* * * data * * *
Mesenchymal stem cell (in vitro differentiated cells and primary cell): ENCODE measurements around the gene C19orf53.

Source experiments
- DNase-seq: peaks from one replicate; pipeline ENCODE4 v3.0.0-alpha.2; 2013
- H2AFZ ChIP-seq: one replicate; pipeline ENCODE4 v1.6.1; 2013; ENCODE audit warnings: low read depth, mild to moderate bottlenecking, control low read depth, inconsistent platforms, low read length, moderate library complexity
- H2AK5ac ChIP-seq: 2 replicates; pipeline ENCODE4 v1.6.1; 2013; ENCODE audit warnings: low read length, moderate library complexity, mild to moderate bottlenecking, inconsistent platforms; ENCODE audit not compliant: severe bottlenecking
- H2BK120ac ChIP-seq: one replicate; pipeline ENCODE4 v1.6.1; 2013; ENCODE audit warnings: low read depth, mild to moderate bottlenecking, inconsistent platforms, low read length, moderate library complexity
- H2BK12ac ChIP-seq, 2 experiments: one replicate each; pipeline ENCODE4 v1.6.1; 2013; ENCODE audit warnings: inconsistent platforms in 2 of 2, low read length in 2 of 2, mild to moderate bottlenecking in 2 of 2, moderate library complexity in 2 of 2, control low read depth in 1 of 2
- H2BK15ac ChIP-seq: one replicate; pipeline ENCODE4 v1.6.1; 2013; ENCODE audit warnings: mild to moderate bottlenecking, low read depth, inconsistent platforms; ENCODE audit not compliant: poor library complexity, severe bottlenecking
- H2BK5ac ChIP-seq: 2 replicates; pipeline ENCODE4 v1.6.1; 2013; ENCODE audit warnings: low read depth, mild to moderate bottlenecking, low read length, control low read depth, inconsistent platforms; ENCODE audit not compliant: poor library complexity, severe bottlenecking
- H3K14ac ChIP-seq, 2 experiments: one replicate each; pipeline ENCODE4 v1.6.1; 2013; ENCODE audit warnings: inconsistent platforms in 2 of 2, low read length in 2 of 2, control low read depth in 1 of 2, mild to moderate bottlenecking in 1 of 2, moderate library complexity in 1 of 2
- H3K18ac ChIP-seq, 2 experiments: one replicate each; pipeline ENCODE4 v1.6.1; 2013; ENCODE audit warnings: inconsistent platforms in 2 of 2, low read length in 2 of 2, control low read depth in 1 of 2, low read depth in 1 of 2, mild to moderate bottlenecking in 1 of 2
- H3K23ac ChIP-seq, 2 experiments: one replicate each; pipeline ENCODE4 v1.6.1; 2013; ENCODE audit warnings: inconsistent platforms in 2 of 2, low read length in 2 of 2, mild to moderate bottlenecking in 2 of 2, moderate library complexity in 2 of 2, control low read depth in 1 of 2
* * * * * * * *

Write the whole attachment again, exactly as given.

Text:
Mesenchymal stem cell (in vitro differentiated cells and primary cell): ENCODE measurements around the gene C19orf53.

Source experiments
- DNase-seq: peaks from one replicate; pipeline ENCODE4 v3.0.0-alpha.2; 2013
- H2AFZ ChIP-seq: one replicate; pipeline ENCODE4 v1.6.1; 2013; ENCODE audit warnings: low read depth, mild to moderate bottlenecking, control low read depth, inconsistent platforms, low read length, moderate library complexity
- H2AK5ac ChIP-seq: 2 replicates; pipeline ENCODE4 v1.6.1; 2013; ENCODE audit warnings: low read length, moderate library complexity, mild to moderate bottlenecking, inconsistent platforms; ENCODE audit not compliant: severe bottlenecking
- H2BK120ac ChIP-seq: one replicate; pipeline ENCODE4 v1.6.1; 2013; ENCODE audit warnings: low read depth, mild to moderate bottlenecking, inconsistent platforms, low read length, moderate library complexity
- H2BK12ac ChIP-seq, 2 experiments: one replicate each; pipeline ENCODE4 v1.6.1; 2013; ENCODE audit warnings: inconsistent platforms in 2 of 2, low read length in 2 of 2, mild to moderate bottlenecking in 2 of 2, moderate library complexity in 2 of 2, control low read depth in 1 of 2
- H2BK15ac ChIP-seq: one replicate; pipeline ENCODE4 v1.6.1; 2013; ENCODE audit warnings: mild to moderate bottlenecking, low read depth, inconsistent platforms; ENCODE audit not compliant: poor library complexity, severe bottlenecking
- H2BK5ac ChIP-seq: 2 replicates; pipeline ENCODE4 v1.6.1; 2013; ENCODE audit warnings: low read depth, mild to moderate bottlenecking, low read length, control low read depth, inconsistent platforms; ENCODE audit not compliant: poor library complexity, severe bottlenecking
- H3K14ac ChIP-seq, 2 experiments: one replicate each; pipeline ENCODE4 v1.6.1; 2013; ENCODE audit warnings: inconsistent platforms in 2 of 2, low read length in 2 of 2, control low read depth in 1 of 2, mild to moderate bottlenecking in 1 of 2, moderate library complexity in 1 of 2
- H3K18ac ChIP-seq, 2 experiments: one replicate each; pipeline ENCODE4 v1.6.1; 2013; ENCODE audit warnings: inconsistent platforms in 2 of 2, low read length in 2 of 2, control low read depth in 1 of 2, low read depth in 1 of 2, mild to moderate bottlenecking in 1 of 2
- H3K23ac ChIP-seq, 2 experiments: one replicate each; pipeline ENCODE4 v1.6.1; 2013; ENCODE audit warnings: inconsistent platforms in 2 of 2, low read length in 2 of 2, mild to moderate bottlenecking in 2 of 2, moderate library complexity in 2 of 2, control low read depth in 1 of 2